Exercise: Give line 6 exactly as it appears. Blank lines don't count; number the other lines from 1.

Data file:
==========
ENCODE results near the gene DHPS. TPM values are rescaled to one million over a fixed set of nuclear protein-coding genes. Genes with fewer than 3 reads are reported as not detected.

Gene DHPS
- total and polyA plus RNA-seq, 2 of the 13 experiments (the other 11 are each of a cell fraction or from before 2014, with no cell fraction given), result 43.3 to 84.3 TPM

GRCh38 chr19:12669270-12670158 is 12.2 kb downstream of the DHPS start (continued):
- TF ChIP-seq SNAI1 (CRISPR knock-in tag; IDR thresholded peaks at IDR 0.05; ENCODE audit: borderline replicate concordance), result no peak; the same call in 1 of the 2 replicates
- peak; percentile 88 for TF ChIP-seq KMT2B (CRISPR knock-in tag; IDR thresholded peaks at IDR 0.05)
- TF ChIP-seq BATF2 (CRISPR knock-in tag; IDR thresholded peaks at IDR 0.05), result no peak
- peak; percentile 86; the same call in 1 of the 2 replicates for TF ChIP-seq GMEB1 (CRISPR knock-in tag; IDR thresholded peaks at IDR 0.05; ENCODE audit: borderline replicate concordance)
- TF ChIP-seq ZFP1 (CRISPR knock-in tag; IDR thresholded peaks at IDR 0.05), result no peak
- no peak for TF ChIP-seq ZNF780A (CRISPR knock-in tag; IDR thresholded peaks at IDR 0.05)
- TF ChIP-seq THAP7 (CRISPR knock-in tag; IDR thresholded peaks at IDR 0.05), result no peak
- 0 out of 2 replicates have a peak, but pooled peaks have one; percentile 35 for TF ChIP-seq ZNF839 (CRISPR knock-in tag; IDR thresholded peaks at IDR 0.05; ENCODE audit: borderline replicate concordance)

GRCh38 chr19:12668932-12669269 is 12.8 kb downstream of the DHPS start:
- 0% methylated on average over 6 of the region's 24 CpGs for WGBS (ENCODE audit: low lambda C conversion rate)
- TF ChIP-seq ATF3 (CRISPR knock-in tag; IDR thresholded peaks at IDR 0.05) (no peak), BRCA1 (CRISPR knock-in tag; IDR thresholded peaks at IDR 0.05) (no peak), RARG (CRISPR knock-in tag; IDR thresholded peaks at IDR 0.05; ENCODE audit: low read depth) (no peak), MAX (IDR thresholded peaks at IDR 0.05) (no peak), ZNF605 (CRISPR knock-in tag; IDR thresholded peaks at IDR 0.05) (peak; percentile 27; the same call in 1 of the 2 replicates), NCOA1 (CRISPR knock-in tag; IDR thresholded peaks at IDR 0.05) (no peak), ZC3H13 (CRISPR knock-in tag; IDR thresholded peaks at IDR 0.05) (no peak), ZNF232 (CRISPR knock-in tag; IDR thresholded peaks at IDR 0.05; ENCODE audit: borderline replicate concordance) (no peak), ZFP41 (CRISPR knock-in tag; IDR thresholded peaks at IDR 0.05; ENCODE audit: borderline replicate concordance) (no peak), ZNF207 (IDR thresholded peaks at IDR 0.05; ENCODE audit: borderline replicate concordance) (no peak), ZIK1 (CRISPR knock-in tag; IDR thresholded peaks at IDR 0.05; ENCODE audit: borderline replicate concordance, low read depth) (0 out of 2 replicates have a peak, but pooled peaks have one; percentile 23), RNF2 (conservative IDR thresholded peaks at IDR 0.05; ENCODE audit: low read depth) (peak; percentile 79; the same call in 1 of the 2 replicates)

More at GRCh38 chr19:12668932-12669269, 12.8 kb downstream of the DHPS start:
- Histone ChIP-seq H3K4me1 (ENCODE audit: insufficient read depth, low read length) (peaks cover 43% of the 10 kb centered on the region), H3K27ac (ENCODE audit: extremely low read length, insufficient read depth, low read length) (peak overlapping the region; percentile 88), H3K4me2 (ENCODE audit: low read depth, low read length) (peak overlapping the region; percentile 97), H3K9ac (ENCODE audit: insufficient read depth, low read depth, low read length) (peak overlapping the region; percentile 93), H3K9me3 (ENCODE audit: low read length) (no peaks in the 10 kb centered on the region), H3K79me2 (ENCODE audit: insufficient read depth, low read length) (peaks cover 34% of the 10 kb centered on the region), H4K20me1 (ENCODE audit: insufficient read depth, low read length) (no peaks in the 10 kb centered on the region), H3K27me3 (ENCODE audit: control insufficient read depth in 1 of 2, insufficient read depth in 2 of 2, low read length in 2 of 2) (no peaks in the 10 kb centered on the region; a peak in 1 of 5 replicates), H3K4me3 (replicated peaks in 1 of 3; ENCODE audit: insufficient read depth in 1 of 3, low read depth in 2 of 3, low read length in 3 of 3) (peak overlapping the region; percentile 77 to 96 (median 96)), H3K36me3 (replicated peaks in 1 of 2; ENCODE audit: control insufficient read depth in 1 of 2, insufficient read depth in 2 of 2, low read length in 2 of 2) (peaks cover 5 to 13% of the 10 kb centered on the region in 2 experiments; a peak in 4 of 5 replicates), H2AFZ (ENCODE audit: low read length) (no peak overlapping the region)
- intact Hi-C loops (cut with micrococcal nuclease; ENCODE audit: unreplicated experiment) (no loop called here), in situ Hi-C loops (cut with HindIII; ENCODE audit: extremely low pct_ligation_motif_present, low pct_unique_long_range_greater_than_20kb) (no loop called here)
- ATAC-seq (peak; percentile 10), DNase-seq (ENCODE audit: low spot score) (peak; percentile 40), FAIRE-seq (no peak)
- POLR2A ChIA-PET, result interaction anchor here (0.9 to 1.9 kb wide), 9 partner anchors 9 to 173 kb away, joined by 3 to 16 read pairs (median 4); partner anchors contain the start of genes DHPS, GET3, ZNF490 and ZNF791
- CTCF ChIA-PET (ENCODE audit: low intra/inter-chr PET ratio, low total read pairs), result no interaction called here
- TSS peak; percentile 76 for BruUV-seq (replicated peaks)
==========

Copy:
- peak; percentile 88 for TF ChIP-seq KMT2B (CRISPR knock-in tag; IDR thresholded peaks at IDR 0.05)